The Internet Association is planning to help sue the United States Federal Communication Commission over its repeal of net neutrality protections, The Washington Post reported Friday, citing a statement from the lobbying group which represents the likes of Google, Facebook, Amazon, Microsoft, Netflix, and Uber. The announcement of its intent to assist in the upcoming litigation came a day after the regulator published the finalized version of the rules it voted for in mid-December. Before the new rules are officially in force, they must be publicized by the Federal Register, with that particular move being expected to be made by the end of winter.
The controversial repeal has been harshly criticized by the IA who called net neutrality a bipartisan issue that FCC Chairman Ajit Pai and the Republican Party politicized, albeit it didn't provide any claims in regards to the regulator's motivation to do so. The lobbying group is far from the first entity to announce it's planning to help take the FCC to court over its decision, with similar intentions previously being signaled by numerous advocacy groups and even some individuals. The IA currently doesn't have any plans to independently file a lawsuit against the FCC's decision and it's presently unclear which litigation against the regulator will have its official approval and assistance. Chairman Pai remains adamant the net neutrality repeal was necessary because it discouraged investments in the telecommunications segment, consequently hurting innovation and slowing down job growth.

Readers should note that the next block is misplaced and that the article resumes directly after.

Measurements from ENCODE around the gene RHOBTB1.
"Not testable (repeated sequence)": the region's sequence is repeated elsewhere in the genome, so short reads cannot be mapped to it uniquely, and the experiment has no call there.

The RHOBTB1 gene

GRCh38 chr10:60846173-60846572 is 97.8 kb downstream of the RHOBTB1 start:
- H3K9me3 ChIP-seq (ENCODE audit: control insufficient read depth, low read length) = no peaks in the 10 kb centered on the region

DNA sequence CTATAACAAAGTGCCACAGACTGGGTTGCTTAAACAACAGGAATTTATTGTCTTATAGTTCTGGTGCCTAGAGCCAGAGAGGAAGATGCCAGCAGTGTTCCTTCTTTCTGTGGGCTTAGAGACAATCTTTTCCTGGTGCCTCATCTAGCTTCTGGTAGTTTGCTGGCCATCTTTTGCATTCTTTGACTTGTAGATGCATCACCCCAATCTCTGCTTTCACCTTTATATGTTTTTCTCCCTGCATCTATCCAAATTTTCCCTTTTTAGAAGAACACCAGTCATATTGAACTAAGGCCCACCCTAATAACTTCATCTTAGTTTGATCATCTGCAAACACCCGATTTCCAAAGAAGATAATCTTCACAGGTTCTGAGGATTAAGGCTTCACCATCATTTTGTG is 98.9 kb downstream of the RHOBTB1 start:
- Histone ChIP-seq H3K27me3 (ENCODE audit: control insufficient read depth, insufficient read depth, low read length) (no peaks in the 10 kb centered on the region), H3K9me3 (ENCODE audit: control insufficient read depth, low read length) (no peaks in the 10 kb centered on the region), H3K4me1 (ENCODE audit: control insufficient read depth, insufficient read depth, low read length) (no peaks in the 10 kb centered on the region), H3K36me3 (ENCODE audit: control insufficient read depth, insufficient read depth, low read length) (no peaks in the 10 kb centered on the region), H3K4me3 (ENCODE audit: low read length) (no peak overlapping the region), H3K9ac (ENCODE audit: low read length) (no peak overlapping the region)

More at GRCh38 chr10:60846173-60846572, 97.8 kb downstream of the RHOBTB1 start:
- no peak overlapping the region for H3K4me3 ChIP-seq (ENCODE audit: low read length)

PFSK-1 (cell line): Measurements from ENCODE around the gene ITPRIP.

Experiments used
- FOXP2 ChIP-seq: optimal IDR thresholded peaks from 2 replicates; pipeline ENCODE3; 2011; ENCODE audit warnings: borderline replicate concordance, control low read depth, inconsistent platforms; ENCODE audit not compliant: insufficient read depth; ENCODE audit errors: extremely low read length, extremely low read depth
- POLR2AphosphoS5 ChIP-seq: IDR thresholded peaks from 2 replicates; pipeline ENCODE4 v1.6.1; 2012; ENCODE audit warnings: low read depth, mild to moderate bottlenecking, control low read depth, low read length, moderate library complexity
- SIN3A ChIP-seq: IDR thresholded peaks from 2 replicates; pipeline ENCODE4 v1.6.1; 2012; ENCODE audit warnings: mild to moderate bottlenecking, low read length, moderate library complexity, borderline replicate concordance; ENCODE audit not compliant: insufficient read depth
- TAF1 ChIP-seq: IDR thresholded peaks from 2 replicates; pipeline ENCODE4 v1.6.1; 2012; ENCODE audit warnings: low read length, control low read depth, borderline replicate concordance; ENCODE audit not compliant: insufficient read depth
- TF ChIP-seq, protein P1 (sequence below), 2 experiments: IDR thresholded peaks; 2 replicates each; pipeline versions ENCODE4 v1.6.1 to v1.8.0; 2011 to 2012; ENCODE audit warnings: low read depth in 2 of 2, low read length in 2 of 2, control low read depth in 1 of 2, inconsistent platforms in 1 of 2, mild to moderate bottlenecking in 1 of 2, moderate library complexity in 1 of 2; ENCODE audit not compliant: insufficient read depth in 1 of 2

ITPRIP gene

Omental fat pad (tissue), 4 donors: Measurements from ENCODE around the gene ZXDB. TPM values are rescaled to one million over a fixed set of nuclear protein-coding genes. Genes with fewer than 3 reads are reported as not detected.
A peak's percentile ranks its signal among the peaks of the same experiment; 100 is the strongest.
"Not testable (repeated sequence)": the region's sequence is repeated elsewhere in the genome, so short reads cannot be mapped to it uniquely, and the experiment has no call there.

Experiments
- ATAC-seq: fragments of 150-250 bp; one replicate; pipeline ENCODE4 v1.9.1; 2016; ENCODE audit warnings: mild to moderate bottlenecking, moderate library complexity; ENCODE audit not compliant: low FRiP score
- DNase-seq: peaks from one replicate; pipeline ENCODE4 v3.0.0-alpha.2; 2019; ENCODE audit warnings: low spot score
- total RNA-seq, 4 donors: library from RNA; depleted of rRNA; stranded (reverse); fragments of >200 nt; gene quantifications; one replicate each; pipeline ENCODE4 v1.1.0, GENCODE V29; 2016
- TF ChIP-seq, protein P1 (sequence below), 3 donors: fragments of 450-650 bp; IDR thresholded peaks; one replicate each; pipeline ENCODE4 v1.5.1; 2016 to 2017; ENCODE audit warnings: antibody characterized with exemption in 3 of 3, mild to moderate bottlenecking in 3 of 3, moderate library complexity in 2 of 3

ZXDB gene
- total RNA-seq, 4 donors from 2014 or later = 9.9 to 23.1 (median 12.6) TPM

Net neutrality advocates from many sides of the political spectrum repeatedly dismissed Mr. Pai's statements as baseless and have often asked him to procure evidence backing his claims to no avail. A number of telecom giants in the country supported the FCC's decision and repeated its innovation-related arguments. Following the repeal of Title II regulations that define Internet service providers as utility companies, ISPs are able to discriminate against websites by slowing down traffic from certain domains and either ask the owners of such sites to pay in order to avoid a scenario in which their customers are dealing with a throttled service or ask consumers themselves to pay extra for all-inclusive Internet packages that don't throttle their access to any domain.